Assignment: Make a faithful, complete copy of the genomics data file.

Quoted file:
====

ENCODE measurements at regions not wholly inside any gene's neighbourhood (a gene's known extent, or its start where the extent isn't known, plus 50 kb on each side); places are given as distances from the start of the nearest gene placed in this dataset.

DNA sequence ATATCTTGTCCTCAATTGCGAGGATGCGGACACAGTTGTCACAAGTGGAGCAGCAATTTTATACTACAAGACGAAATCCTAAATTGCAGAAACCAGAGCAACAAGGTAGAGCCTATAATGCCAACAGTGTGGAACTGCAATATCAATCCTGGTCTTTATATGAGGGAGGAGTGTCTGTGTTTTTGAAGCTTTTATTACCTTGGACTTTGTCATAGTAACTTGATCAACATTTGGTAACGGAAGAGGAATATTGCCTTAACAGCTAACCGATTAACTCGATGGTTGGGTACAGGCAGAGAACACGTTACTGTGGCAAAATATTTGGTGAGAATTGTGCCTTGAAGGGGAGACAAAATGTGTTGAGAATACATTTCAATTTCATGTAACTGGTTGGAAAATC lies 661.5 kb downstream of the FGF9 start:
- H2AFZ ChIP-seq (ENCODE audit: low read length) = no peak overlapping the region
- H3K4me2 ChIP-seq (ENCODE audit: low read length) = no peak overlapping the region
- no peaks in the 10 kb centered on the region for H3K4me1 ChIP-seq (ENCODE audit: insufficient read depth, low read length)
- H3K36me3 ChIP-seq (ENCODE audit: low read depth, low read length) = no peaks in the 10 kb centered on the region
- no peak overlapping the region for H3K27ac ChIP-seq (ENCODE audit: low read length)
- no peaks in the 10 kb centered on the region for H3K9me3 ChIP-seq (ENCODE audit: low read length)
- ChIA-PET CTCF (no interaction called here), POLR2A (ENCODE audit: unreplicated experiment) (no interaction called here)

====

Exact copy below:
ENCODE measurements at regions not wholly inside any gene's neighbourhood (a gene's known extent, or its start where the extent isn't known, plus 50 kb on each side); places are given as distances from the start of the nearest gene placed in this dataset.

DNA sequence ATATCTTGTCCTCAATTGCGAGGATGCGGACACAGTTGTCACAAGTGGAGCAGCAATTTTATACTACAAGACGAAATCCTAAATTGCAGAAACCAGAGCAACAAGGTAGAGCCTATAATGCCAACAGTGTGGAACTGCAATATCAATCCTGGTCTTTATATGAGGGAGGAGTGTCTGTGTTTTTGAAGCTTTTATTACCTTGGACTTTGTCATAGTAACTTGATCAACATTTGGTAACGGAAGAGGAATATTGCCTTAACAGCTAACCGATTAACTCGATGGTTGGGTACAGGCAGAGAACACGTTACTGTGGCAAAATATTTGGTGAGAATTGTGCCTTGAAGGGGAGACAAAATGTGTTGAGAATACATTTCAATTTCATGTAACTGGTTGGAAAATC lies 661.5 kb downstream of the FGF9 start:
- H2AFZ ChIP-seq (ENCODE audit: low read length) = no peak overlapping the region
- H3K4me2 ChIP-seq (ENCODE audit: low read length) = no peak overlapping the region
- no peaks in the 10 kb centered on the region for H3K4me1 ChIP-seq (ENCODE audit: insufficient read depth, low read length)
- H3K36me3 ChIP-seq (ENCODE audit: low read depth, low read length) = no peaks in the 10 kb centered on the region
- no peak overlapping the region for H3K27ac ChIP-seq (ENCODE audit: low read length)
- no peaks in the 10 kb centered on the region for H3K9me3 ChIP-seq (ENCODE audit: low read length)
- ChIA-PET CTCF (no interaction called here), POLR2A (ENCODE audit: unreplicated experiment) (no interaction called here)